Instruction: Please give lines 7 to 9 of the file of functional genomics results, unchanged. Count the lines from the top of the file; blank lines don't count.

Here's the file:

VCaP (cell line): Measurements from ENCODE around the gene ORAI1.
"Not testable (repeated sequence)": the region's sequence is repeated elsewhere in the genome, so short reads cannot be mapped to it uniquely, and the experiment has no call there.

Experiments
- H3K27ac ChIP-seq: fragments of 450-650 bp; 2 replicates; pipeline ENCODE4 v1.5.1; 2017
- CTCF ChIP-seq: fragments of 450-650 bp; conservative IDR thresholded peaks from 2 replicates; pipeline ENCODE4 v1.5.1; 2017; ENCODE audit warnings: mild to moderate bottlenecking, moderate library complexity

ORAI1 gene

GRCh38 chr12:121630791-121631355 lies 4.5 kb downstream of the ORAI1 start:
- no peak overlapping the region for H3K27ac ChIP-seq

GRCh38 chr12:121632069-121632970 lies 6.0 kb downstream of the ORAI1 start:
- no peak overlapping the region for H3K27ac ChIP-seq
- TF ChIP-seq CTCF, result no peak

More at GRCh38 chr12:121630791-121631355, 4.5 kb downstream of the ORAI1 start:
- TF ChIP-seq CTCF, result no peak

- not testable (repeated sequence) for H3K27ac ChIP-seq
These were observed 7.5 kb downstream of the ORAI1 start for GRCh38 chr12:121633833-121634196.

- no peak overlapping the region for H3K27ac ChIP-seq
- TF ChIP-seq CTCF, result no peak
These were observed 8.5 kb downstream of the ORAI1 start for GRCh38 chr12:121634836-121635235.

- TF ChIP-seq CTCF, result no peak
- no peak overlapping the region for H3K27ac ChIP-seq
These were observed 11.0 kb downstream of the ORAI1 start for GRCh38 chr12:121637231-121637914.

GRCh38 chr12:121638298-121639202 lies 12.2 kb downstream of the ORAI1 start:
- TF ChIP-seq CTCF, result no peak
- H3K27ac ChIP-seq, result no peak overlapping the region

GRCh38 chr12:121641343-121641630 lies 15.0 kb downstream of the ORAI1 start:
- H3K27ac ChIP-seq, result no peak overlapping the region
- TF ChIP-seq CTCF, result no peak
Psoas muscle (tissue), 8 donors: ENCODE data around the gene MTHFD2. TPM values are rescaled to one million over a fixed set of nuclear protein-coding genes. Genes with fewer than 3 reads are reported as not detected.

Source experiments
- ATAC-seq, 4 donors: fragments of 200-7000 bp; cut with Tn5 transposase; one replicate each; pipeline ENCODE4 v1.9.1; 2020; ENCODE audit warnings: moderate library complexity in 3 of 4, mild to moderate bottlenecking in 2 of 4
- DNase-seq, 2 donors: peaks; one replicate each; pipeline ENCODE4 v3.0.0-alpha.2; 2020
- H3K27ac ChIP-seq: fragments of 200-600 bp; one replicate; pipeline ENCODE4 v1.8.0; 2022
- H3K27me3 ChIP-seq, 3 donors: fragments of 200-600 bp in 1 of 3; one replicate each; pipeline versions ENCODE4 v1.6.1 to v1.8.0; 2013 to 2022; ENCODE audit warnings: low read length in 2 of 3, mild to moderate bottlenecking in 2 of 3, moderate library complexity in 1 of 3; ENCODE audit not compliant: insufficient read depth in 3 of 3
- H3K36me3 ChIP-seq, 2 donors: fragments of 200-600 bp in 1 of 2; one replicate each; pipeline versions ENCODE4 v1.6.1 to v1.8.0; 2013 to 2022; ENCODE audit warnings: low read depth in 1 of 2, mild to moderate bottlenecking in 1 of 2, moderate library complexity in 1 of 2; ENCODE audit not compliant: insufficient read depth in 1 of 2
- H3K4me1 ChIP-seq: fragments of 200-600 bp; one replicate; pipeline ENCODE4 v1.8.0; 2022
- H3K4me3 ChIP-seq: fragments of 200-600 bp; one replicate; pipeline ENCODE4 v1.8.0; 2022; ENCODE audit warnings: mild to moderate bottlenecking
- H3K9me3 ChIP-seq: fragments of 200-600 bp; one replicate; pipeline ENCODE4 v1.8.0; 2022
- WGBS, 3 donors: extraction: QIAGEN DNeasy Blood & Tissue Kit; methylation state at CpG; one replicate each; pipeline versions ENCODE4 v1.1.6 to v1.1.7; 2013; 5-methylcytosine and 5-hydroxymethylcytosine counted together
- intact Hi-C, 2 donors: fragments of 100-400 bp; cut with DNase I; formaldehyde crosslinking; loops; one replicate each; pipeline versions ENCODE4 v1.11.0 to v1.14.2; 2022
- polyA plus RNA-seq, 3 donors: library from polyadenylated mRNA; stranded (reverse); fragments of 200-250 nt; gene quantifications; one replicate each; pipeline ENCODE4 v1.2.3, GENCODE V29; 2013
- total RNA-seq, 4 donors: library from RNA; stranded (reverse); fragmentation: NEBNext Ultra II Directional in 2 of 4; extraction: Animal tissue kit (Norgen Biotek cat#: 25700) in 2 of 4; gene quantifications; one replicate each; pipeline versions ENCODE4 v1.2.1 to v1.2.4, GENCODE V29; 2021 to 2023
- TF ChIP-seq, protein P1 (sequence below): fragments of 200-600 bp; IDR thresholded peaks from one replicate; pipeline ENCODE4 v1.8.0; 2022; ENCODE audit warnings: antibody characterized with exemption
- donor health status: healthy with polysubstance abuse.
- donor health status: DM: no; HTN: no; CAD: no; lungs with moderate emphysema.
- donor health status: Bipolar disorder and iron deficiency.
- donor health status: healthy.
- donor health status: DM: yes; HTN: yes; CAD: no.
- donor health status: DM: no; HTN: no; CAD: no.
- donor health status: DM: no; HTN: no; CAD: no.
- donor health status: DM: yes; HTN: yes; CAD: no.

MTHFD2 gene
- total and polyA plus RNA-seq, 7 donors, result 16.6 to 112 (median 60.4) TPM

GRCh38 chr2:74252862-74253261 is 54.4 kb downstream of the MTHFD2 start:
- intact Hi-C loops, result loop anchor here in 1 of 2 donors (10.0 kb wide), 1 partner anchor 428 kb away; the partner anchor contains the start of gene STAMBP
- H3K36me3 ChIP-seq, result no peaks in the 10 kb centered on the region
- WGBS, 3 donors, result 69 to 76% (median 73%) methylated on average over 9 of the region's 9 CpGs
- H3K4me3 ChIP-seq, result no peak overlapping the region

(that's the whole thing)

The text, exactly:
GRCh38 chr12:121630791-121631355 lies 4.5 kb downstream of the ORAI1 start:
- no peak overlapping the region for H3K27ac ChIP-seq

GRCh38 chr12:121632069-121632970 lies 6.0 kb downstream of the ORAI1 start: